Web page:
12-Year-Olds Can Get HPV Vaccine Without Parental Consent in California
October 12, 2011
by Kate Goodin
© Alloy Photography for Veer
The governor of California signed a bill into law last Sunday which gives girls as young as 12 the power to consent to receiving the HPV vaccine - without notifying their parents. Minors in California already had the right to seek diagnosis and treatment of STDs without parental consent, and the passage of this law allows them to be pro-active about protecting themselves from ever contracting HPV—not just seeking treatment after they’ve been exposed to it. The law was sponsored by the American Congress of Obstetricians and Gynecologists, and includes HPV vaccines Gardasil and Ceravix. The vaccine, which is designed to prevent several strains of cervical cancer, can be given to girls as young as 9 and as old as 26. And it's not just California: about 30 other states have similar laws.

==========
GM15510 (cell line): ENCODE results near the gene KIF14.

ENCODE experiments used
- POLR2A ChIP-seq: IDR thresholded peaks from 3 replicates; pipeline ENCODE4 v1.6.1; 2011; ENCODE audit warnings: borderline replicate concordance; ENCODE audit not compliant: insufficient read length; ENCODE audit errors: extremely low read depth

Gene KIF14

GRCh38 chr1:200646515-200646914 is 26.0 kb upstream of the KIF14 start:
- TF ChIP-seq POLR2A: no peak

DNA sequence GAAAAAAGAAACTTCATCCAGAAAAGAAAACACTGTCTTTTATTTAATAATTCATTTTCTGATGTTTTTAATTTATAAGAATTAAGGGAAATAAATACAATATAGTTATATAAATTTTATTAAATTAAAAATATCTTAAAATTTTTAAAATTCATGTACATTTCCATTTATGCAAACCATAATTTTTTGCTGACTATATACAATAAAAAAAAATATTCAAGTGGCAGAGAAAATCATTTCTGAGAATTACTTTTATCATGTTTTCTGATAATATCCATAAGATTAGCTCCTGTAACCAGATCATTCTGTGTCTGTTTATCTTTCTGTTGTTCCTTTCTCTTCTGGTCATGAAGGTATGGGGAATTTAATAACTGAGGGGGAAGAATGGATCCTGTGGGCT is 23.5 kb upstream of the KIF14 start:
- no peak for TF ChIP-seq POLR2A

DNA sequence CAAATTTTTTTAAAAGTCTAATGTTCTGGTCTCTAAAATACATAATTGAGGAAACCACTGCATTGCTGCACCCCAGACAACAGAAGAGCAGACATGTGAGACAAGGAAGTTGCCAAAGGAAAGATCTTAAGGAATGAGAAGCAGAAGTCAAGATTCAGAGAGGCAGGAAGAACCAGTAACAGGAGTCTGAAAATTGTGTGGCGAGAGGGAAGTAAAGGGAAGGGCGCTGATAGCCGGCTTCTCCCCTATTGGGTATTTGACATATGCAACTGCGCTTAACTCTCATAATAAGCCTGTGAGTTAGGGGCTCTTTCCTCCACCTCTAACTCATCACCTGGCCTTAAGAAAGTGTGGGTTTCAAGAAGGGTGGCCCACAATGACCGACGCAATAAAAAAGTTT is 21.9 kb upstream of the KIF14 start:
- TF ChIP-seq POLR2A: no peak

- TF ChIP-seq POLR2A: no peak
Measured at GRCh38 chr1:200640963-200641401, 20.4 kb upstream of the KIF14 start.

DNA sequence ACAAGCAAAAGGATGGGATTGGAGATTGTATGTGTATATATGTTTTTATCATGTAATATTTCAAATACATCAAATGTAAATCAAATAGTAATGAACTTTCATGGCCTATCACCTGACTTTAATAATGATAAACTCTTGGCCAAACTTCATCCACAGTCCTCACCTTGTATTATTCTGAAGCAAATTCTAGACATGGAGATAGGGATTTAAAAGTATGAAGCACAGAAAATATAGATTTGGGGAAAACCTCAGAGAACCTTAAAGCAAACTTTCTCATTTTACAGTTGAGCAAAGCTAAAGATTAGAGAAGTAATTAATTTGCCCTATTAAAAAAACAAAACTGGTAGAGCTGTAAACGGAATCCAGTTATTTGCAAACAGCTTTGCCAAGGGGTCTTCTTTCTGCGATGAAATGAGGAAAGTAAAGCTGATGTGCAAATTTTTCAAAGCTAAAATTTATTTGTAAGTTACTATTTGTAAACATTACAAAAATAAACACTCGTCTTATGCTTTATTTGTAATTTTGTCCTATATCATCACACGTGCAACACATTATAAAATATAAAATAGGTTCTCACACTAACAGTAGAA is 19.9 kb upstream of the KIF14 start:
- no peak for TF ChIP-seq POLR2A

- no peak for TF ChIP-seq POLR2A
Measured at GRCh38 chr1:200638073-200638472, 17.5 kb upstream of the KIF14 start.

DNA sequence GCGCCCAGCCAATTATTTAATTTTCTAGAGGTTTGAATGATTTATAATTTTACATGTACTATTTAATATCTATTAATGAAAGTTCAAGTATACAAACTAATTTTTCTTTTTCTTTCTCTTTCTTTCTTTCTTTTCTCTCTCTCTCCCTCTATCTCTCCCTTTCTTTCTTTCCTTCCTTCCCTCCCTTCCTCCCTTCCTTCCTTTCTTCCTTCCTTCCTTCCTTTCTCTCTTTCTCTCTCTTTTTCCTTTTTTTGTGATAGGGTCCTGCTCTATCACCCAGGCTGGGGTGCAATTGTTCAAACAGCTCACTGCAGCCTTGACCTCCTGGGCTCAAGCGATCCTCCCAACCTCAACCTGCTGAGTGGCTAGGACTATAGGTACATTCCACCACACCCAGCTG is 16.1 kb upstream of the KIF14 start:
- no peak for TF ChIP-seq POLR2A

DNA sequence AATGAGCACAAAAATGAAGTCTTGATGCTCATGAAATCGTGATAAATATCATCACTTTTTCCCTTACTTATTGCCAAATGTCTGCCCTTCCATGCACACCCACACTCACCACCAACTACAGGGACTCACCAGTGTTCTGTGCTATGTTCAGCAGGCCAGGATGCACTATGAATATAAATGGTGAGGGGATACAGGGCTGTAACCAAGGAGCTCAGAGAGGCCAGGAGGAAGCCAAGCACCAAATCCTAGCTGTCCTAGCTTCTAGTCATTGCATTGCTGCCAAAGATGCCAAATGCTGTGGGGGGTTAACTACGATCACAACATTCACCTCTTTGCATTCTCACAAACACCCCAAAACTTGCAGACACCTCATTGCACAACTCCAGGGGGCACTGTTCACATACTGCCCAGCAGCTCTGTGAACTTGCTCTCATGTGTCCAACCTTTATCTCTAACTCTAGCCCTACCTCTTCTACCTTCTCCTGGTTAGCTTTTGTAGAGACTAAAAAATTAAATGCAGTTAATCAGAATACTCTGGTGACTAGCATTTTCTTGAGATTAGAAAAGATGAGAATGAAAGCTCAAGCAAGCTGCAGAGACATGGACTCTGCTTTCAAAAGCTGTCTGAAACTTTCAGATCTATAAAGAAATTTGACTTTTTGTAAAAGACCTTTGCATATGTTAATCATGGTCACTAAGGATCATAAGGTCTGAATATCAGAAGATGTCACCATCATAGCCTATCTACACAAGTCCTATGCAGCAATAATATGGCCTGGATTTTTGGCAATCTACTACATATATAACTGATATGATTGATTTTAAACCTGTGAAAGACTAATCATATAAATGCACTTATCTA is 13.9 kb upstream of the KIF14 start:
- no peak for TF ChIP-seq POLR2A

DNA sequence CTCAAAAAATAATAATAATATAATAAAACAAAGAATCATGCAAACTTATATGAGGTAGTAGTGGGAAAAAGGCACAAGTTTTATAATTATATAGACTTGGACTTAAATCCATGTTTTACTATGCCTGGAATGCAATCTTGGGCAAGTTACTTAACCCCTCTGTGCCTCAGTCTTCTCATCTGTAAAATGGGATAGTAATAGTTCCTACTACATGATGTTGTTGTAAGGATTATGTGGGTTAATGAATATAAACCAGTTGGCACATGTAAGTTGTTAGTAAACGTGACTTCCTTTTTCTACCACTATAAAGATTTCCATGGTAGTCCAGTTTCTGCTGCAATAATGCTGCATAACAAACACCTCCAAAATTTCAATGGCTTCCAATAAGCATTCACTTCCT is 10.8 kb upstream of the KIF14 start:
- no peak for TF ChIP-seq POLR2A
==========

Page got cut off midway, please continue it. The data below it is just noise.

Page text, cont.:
Plus: All about the HPV vaccine
The law, which takes effect January 1, 2012, has gotten major pushback from conservative groups. Randy Thomasson of SaveCalifornia.org, a pro-family organization that describes itself as standing for moral virtues, said to ABC News that the governor passing this law gives girls "the false sense of security that they can have the sexual activity they want without risking developing cervical cancer or a raft of other negative consequences."
Plus: Parenting Post blogger Denene Millner on her HPV vaccine decision for her daughters
The HPV vaccine has been making headlines lately, with Michele Bachmann calling it a "very dangerous drug," and Texas Governor Rick Perry signing a law mandating all sixth-grade girls receive the vaccine.
Do you think it's OK for 12-year-old girls to give their consent for this vaccine?